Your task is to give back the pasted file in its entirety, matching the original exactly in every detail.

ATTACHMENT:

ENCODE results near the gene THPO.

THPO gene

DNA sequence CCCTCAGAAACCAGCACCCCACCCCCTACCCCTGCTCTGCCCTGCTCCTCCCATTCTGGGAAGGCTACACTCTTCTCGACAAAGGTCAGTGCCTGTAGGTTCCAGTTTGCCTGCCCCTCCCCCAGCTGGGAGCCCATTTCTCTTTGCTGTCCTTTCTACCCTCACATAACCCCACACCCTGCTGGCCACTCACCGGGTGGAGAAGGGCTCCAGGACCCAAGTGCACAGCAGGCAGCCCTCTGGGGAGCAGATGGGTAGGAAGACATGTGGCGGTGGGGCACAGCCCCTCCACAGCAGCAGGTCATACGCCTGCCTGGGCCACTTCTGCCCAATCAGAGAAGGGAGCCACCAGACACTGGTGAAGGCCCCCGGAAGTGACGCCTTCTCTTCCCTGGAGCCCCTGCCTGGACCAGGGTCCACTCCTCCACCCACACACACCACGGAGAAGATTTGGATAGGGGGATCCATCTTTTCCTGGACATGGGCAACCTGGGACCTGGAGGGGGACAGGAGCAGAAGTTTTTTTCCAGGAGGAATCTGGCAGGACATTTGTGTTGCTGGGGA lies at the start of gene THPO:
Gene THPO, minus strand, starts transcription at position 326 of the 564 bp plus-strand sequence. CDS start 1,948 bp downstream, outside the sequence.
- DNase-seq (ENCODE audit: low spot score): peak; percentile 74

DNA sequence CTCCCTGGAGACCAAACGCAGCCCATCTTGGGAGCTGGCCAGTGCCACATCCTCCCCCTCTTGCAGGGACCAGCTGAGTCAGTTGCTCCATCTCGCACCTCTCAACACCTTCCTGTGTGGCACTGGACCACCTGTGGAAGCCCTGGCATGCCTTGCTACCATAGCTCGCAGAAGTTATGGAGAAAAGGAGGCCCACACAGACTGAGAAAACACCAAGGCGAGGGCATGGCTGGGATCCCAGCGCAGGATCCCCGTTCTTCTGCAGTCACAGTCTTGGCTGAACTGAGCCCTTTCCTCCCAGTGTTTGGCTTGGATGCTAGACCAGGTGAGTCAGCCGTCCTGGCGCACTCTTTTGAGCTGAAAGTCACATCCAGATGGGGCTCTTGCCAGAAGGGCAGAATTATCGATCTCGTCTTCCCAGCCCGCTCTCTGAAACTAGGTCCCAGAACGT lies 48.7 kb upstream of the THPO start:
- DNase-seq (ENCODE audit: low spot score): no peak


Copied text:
ENCODE results near the gene THPO.

THPO gene

DNA sequence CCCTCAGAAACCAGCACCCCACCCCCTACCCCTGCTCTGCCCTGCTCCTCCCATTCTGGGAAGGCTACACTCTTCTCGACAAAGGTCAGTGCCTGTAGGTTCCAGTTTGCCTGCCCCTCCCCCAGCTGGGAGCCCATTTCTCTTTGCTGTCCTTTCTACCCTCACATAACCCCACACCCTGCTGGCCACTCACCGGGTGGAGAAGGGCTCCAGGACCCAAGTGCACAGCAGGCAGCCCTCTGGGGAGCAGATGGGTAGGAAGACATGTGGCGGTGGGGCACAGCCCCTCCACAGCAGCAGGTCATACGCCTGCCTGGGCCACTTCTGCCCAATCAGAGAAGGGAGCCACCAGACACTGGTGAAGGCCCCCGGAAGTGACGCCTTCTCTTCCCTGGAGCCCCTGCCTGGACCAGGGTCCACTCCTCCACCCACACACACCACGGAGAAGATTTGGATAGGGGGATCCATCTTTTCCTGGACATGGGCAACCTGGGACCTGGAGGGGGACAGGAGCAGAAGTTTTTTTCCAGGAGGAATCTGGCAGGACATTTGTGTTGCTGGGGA lies at the start of gene THPO:
Gene THPO, minus strand, starts transcription at position 326 of the 564 bp plus-strand sequence. CDS start 1,948 bp downstream, outside the sequence.
- DNase-seq (ENCODE audit: low spot score): peak; percentile 74

DNA sequence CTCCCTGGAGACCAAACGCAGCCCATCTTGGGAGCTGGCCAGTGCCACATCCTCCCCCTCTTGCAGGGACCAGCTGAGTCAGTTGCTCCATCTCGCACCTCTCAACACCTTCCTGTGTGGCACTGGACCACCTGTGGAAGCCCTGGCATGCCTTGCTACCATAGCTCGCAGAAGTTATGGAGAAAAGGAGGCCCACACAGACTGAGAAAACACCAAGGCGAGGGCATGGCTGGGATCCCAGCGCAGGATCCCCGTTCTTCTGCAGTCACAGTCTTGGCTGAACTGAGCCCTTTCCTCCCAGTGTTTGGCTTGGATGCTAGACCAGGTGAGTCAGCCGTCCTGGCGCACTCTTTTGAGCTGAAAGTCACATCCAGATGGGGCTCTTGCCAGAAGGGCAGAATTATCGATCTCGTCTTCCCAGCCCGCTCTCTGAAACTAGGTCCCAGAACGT lies 48.7 kb upstream of the THPO start:
- DNase-seq (ENCODE audit: low spot score): no peak